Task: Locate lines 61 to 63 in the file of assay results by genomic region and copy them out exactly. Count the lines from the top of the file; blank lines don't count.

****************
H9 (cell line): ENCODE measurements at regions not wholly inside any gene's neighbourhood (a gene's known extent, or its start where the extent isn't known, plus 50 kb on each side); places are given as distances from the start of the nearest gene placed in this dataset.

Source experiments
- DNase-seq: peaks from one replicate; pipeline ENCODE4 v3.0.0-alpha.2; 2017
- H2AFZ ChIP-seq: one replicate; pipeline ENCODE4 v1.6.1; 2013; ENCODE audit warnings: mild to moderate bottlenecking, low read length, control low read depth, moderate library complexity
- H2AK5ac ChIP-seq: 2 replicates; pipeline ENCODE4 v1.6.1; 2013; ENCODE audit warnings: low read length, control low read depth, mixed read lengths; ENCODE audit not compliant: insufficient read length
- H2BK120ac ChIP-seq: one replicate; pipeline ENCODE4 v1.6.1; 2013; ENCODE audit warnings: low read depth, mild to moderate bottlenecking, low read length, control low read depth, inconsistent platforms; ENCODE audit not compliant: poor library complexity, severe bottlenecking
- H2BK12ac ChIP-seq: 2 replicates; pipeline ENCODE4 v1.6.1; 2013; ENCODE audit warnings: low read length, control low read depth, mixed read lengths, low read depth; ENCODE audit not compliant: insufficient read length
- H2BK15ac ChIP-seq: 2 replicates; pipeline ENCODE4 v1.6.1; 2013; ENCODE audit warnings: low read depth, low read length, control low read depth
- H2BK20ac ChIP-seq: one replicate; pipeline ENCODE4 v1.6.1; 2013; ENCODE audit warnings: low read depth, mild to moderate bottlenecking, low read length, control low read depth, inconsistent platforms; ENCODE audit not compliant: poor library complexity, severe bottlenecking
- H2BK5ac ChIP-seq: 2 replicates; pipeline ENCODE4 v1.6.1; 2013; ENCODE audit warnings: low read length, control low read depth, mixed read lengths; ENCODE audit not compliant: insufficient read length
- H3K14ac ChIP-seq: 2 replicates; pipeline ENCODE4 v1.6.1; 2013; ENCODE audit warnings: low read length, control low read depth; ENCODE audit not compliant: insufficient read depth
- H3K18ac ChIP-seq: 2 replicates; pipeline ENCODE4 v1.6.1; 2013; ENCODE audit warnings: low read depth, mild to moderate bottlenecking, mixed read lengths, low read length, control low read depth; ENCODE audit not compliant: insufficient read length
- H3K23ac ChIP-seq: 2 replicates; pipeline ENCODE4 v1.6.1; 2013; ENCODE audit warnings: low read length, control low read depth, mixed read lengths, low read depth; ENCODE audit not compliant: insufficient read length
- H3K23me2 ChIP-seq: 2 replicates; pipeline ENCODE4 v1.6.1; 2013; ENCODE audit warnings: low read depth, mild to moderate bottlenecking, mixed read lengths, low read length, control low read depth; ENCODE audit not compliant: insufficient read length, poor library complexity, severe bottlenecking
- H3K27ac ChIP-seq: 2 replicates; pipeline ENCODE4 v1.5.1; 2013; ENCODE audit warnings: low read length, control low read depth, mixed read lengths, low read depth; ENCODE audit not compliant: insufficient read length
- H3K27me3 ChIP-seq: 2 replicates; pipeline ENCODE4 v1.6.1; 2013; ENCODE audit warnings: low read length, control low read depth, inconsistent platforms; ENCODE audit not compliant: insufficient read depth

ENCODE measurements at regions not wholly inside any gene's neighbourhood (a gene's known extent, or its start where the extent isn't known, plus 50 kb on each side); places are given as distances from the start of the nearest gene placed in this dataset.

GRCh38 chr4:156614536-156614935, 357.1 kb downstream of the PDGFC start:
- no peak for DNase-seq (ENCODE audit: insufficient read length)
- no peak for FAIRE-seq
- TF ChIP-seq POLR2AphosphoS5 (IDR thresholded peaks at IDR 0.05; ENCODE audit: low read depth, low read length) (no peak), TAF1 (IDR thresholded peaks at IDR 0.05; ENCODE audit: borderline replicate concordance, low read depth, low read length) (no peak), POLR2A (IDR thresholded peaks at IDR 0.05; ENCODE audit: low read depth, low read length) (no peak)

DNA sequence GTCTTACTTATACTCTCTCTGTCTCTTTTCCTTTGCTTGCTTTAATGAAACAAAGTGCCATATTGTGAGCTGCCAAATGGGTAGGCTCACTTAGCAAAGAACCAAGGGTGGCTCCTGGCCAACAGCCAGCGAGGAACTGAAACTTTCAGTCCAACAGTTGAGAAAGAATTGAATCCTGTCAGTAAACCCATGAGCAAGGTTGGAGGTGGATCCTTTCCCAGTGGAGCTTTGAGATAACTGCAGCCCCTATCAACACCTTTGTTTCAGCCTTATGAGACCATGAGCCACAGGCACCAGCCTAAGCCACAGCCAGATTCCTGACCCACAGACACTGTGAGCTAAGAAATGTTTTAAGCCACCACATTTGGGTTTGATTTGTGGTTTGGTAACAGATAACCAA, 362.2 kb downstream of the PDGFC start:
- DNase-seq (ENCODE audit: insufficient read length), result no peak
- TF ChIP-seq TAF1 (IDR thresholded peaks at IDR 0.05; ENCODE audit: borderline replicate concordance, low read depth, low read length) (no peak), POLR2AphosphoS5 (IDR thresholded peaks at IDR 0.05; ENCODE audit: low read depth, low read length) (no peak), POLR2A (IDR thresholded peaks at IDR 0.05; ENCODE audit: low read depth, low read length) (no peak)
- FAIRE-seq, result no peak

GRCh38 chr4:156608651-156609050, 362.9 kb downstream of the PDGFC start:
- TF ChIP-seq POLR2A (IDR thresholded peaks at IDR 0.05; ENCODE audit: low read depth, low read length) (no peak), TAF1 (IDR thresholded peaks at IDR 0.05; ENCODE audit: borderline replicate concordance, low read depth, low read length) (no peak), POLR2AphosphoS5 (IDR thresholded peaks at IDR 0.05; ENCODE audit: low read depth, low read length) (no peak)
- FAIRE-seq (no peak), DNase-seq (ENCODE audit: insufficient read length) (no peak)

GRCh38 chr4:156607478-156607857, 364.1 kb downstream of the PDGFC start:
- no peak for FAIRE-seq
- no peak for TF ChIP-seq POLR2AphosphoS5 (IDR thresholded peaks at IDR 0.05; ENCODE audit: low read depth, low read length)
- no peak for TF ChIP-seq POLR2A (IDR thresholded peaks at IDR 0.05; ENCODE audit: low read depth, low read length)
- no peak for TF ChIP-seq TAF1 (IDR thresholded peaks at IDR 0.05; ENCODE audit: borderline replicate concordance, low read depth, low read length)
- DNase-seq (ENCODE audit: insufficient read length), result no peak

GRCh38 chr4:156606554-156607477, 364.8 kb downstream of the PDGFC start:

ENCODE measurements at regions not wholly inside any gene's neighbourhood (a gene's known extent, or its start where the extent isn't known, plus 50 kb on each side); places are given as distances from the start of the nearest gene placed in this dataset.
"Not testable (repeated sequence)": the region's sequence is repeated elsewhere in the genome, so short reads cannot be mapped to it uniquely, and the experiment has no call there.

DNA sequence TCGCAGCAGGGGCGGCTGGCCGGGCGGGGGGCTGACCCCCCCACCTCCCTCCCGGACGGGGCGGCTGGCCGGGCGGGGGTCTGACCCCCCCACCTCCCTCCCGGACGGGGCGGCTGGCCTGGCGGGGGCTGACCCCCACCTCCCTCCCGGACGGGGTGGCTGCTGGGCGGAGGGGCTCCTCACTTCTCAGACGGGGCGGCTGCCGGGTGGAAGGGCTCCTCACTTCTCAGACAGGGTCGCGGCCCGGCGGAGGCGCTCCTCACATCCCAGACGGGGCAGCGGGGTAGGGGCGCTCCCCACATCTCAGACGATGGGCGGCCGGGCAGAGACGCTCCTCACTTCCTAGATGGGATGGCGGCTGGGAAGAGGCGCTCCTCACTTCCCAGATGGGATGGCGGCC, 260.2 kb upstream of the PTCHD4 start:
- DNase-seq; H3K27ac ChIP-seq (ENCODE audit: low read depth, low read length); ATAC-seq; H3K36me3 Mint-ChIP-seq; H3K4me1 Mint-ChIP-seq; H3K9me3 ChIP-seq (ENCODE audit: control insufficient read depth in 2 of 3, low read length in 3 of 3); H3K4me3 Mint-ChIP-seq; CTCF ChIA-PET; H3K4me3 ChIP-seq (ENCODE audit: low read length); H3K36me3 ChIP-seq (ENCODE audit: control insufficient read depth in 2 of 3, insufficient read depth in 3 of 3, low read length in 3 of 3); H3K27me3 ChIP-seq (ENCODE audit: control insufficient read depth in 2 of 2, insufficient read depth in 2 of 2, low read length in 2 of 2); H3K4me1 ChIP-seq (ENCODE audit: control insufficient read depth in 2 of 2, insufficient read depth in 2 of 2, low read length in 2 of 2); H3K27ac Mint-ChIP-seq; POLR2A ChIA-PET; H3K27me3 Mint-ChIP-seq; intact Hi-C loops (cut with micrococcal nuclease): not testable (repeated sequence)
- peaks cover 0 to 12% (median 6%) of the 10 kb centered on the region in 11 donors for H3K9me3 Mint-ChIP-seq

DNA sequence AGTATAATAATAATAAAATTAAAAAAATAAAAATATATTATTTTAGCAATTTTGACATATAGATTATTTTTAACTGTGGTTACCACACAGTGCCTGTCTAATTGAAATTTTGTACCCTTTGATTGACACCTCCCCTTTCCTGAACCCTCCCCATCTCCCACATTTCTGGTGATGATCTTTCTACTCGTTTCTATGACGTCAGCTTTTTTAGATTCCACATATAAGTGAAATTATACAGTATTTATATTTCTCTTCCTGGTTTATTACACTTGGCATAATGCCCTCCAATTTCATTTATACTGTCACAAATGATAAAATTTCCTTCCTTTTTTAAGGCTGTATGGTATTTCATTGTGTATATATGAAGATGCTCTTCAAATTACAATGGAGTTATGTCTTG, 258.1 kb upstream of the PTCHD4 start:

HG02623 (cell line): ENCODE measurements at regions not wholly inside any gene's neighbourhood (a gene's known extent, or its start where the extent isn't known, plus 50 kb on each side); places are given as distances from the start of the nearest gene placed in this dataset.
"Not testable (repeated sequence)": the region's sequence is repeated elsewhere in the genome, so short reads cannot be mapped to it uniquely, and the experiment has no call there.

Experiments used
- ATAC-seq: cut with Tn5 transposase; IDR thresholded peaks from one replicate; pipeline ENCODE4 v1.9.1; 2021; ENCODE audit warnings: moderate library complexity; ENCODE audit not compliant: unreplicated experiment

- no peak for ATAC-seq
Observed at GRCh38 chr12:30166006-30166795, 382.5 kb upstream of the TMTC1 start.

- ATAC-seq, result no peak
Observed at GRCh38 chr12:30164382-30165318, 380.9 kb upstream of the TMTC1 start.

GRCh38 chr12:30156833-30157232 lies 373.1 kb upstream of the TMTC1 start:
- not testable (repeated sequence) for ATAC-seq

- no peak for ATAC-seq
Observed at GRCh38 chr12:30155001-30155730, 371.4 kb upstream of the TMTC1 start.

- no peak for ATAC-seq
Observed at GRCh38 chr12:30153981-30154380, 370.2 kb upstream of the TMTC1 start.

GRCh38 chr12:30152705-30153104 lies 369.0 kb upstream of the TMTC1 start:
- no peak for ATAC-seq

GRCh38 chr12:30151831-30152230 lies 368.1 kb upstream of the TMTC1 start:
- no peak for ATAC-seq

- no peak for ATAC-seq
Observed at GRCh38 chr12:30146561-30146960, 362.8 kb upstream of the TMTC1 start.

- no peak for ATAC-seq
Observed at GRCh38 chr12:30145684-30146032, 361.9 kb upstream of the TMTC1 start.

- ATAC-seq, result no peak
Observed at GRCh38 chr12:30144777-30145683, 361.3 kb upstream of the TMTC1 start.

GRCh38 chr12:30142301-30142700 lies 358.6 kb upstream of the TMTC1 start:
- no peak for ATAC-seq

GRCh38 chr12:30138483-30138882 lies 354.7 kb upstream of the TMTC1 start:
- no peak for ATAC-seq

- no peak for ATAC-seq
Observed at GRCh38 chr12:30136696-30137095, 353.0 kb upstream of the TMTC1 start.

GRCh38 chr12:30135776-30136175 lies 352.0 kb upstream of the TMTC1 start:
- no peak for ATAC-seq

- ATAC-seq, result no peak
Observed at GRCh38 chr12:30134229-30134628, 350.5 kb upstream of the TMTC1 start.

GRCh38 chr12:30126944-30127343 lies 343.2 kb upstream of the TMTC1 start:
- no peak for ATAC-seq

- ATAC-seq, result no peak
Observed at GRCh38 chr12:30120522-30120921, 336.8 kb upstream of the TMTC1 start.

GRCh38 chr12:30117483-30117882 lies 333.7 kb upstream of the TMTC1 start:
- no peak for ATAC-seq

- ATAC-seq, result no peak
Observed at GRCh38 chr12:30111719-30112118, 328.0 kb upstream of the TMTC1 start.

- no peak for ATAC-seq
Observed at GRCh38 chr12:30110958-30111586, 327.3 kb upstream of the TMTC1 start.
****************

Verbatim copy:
Observed at GRCh38 chr12:30146561-30146960, 362.8 kb upstream of the TMTC1 start.

- no peak for ATAC-seq
Observed at GRCh38 chr12:30145684-30146032, 361.9 kb upstream of the TMTC1 start.